Two day care workers are facing charges in the death of a little 3-year-old girl who was left in a hot van in Florida for four hours Friday.
Louvenia Shantae Johnson, 28, and Cornel Antonio McGee, 27, are each facing charges of aggravated manslaughter of a child by culpable negligence after allegedly leaving little Jai’nier Barnes trapped inside the vehicle at In His Arms Christian Academy in Pensacola. Police say the little girl tried to escape the vehicle, to no avail, the Pensacola News Journal reports.
Authorities say that McGee, who was driving the van, picked up Johnson and Jai’nier while on his Friday-morning route. Upon arriving at the center, both adults initialed a transportation log saying that they had checked the van at 8:52 a.m. and that there were no children left inside, Escambia County Sheriff’s Office Chief Deputy Chip Simmons said.
Simmons said that Johnson unbuckled Jai’nier from her car seat, but the toddler was still left in the vehicle, only to be found by another day care employee about four hours later, around 1:10 p.m.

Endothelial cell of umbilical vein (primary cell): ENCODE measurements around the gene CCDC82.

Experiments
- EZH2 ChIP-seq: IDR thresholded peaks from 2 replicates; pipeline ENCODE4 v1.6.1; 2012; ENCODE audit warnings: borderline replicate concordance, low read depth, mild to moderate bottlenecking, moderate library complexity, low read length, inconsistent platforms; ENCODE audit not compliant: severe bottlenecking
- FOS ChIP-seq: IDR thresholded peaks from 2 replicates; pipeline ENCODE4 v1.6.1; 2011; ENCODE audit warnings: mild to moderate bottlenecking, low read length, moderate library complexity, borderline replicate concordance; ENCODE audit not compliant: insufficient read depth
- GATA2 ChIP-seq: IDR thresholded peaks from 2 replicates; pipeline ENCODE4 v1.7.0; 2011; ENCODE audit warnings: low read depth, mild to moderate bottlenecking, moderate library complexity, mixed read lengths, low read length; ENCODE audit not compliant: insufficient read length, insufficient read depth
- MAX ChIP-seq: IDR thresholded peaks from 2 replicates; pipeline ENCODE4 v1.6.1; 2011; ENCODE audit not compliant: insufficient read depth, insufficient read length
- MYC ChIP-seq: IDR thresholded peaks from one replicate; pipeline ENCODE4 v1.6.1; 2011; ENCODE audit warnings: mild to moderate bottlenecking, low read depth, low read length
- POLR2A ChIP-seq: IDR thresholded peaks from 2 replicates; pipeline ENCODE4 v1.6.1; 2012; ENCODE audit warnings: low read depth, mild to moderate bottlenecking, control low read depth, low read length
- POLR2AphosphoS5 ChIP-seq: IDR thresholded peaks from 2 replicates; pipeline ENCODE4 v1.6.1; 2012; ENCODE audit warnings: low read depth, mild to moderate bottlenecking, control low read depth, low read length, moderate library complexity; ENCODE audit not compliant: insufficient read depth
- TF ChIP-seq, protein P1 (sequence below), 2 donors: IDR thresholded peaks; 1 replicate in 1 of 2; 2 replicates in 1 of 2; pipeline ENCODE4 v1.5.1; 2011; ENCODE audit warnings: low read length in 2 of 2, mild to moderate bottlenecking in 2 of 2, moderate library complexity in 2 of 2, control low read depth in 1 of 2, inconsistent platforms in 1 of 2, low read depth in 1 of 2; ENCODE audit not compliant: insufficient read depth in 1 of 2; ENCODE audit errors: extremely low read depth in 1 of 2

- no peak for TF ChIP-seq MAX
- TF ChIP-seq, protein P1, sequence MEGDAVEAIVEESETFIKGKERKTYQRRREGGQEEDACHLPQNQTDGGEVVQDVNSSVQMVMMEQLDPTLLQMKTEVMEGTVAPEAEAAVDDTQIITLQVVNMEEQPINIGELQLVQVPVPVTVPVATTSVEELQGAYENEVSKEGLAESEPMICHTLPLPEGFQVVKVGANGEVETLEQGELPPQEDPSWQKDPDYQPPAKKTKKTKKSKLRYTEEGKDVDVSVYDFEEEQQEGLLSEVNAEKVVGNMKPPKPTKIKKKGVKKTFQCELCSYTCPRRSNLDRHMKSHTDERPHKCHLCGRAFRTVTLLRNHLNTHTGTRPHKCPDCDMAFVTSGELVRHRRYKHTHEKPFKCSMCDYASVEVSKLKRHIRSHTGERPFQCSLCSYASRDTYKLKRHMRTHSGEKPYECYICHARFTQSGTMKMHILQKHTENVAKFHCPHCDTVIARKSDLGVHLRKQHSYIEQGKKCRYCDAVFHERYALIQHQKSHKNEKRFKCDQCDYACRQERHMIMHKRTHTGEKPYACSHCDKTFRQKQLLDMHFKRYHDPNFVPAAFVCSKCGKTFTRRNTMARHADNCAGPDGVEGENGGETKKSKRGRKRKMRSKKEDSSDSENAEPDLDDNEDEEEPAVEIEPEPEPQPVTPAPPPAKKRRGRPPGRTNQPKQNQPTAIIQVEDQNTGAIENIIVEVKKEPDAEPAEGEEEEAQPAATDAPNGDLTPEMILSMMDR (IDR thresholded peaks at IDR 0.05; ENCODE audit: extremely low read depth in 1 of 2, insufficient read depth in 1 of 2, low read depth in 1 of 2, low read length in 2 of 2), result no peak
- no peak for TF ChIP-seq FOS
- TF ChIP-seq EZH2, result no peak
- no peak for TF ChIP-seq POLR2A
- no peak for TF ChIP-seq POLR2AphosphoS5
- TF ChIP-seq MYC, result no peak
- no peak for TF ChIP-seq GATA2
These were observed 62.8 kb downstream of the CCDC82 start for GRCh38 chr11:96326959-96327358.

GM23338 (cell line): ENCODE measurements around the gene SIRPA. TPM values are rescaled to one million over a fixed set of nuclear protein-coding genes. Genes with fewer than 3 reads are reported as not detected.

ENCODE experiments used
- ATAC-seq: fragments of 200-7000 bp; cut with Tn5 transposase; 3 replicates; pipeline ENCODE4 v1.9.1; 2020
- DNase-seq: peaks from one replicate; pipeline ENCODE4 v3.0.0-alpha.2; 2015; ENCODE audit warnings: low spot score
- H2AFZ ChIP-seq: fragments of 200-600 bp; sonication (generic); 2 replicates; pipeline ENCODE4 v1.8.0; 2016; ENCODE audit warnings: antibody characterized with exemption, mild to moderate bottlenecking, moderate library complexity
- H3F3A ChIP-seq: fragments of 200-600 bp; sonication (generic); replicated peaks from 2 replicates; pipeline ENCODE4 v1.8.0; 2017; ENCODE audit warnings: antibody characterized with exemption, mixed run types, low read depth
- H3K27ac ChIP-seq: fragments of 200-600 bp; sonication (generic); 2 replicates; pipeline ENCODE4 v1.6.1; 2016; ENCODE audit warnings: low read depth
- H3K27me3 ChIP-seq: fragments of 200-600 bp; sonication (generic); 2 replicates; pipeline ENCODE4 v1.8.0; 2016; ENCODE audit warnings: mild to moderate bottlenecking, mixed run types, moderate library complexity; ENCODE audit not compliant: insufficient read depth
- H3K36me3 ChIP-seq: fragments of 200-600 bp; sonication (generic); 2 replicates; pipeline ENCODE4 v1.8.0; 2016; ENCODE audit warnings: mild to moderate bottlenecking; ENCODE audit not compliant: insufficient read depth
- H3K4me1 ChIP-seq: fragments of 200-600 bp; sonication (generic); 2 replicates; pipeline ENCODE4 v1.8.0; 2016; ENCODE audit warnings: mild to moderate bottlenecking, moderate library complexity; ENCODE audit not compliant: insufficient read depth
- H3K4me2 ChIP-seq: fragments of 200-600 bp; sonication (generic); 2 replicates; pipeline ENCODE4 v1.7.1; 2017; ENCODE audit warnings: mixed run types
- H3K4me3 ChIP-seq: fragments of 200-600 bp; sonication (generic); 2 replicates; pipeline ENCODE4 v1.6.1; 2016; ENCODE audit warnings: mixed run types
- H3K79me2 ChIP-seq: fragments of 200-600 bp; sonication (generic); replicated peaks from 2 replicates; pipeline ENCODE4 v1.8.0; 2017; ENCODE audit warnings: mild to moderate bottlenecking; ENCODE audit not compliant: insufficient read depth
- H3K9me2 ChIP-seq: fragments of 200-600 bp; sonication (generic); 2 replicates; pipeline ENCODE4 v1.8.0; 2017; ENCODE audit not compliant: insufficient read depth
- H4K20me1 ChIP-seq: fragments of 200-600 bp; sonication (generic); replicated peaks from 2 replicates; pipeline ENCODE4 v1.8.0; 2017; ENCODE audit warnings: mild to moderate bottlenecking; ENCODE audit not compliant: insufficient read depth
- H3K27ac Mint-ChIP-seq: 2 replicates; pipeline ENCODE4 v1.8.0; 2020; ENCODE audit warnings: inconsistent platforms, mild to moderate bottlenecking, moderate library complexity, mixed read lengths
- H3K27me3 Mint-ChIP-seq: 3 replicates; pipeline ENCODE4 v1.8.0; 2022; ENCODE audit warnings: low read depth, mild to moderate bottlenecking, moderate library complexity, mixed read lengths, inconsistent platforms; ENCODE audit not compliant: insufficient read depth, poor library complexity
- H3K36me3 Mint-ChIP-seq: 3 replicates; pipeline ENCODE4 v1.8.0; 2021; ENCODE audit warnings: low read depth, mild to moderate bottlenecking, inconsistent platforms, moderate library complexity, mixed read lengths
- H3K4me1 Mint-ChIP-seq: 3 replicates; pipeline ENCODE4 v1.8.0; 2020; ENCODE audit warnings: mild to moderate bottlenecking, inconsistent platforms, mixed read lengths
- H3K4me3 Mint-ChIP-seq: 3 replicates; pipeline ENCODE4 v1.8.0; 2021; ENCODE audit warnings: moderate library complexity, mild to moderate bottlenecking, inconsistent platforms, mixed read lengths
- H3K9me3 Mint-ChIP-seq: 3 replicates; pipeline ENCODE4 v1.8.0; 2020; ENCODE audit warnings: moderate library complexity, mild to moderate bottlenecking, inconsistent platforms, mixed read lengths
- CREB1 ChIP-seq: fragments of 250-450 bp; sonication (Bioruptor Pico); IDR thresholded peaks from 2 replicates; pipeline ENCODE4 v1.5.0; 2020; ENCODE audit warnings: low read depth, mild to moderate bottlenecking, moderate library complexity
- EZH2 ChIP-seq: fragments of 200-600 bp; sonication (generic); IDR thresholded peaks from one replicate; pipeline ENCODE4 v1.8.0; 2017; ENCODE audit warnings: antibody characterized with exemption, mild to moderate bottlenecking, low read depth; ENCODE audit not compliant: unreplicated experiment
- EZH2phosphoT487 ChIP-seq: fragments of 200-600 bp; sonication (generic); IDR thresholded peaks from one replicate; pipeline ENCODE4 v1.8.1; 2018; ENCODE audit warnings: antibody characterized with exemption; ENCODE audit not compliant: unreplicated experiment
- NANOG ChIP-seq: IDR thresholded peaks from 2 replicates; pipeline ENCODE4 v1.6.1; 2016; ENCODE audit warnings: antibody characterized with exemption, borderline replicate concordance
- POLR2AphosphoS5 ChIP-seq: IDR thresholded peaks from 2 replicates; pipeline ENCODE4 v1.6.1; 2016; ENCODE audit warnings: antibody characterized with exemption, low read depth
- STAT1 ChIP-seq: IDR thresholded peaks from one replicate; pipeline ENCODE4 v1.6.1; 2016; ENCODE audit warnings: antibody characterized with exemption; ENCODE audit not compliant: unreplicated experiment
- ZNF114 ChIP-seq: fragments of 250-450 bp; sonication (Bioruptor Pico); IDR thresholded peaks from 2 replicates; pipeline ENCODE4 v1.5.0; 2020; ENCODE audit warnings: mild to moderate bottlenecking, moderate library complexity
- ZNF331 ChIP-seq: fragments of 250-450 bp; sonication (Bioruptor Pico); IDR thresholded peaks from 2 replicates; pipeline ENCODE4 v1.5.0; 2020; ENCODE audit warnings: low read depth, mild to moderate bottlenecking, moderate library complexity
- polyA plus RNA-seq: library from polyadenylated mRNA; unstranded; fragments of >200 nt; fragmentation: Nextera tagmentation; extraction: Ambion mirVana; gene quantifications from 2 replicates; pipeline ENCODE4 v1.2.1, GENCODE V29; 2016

Jai’nier was discovered in the driver’s seat by the employee, who was getting ready for the afternoon route. The 3-year-old was rushed to the hospital, but she could not be saved. An autopsy showed that Jai’nier died of hyperthermia.
“It’s one thing to put yourself in the parents’ position and wonder what happened to your child and know they were left in the car for four hours,” Simmons said. “It’s another thing to think about what that child went through, and that’s a whole other amount of tragedy.”
Simmons said that both Johnson and McGee told police they did visual scans of the van. Johnson also told investigators that she had mentioned during the drive to the center that Jai’nier had fallen asleep.
The day care requires that two staff members sign a log indicating that they’ve both checked to ensure that there are no children left behind in vehicles after transporting them, a policy similar to that required by the Florida Department of Children and Families.
“Besides the procedures the day care had, when you are in charge of taking care of specifically children that can’t take care of themselves, you have a basic duty to care for these children outside of any established procedures that a business would have,” Simmons said.
The News Journal reports that previous court records show that Johnson was cited before for leaving children unattended in a vehicle in a July 2014 incident. Johnson pleaded no contest and was fined.
In this case, the Department of Children and Families has issued an emergency suspension, shutting down the day care for at least 90 days as the agency looks into Jai’nier’s death.
Read more at USA Today.